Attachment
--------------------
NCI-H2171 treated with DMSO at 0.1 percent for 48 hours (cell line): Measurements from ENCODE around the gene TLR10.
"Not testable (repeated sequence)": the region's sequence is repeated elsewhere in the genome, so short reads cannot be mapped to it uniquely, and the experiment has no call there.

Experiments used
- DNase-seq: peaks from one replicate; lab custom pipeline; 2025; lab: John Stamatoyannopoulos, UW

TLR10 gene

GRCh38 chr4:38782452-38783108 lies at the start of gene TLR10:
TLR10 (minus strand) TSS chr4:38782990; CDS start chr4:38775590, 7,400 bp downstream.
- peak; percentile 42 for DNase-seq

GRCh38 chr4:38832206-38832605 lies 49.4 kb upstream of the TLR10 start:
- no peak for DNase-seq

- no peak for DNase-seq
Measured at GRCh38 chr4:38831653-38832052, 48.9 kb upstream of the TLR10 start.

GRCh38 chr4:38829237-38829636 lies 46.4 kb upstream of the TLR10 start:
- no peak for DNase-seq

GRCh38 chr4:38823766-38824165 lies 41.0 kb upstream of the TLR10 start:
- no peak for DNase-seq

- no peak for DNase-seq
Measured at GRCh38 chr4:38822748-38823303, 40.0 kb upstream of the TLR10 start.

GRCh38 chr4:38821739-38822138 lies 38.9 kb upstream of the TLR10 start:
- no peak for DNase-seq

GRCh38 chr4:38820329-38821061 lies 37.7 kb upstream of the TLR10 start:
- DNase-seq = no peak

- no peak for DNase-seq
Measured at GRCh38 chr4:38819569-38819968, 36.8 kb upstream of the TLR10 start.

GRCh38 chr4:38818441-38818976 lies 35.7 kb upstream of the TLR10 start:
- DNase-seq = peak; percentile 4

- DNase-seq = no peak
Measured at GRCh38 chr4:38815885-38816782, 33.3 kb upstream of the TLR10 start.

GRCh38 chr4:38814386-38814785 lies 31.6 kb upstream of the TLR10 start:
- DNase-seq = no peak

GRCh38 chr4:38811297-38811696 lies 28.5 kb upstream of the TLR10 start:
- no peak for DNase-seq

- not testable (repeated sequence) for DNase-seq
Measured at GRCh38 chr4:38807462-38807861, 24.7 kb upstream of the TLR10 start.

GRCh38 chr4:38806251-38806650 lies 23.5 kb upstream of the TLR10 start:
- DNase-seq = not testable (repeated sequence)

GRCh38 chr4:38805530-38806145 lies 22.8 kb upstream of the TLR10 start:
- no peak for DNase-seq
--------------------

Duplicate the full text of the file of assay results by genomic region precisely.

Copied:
NCI-H2171 treated with DMSO at 0.1 percent for 48 hours (cell line): Measurements from ENCODE around the gene TLR10.
"Not testable (repeated sequence)": the region's sequence is repeated elsewhere in the genome, so short reads cannot be mapped to it uniquely, and the experiment has no call there.

Experiments used
- DNase-seq: peaks from one replicate; lab custom pipeline; 2025; lab: John Stamatoyannopoulos, UW

TLR10 gene

GRCh38 chr4:38782452-38783108 lies at the start of gene TLR10:
TLR10 (minus strand) TSS chr4:38782990; CDS start chr4:38775590, 7,400 bp downstream.
- peak; percentile 42 for DNase-seq

GRCh38 chr4:38832206-38832605 lies 49.4 kb upstream of the TLR10 start:
- no peak for DNase-seq

- no peak for DNase-seq
Measured at GRCh38 chr4:38831653-38832052, 48.9 kb upstream of the TLR10 start.

GRCh38 chr4:38829237-38829636 lies 46.4 kb upstream of the TLR10 start:
- no peak for DNase-seq

GRCh38 chr4:38823766-38824165 lies 41.0 kb upstream of the TLR10 start:
- no peak for DNase-seq

- no peak for DNase-seq
Measured at GRCh38 chr4:38822748-38823303, 40.0 kb upstream of the TLR10 start.

GRCh38 chr4:38821739-38822138 lies 38.9 kb upstream of the TLR10 start:
- no peak for DNase-seq

GRCh38 chr4:38820329-38821061 lies 37.7 kb upstream of the TLR10 start:
- DNase-seq = no peak

- no peak for DNase-seq
Measured at GRCh38 chr4:38819569-38819968, 36.8 kb upstream of the TLR10 start.

GRCh38 chr4:38818441-38818976 lies 35.7 kb upstream of the TLR10 start:
- DNase-seq = peak; percentile 4

- DNase-seq = no peak
Measured at GRCh38 chr4:38815885-38816782, 33.3 kb upstream of the TLR10 start.

GRCh38 chr4:38814386-38814785 lies 31.6 kb upstream of the TLR10 start:
- DNase-seq = no peak

GRCh38 chr4:38811297-38811696 lies 28.5 kb upstream of the TLR10 start:
- no peak for DNase-seq

- not testable (repeated sequence) for DNase-seq
Measured at GRCh38 chr4:38807462-38807861, 24.7 kb upstream of the TLR10 start.

GRCh38 chr4:38806251-38806650 lies 23.5 kb upstream of the TLR10 start:
- DNase-seq = not testable (repeated sequence)

GRCh38 chr4:38805530-38806145 lies 22.8 kb upstream of the TLR10 start:
- no peak for DNase-seq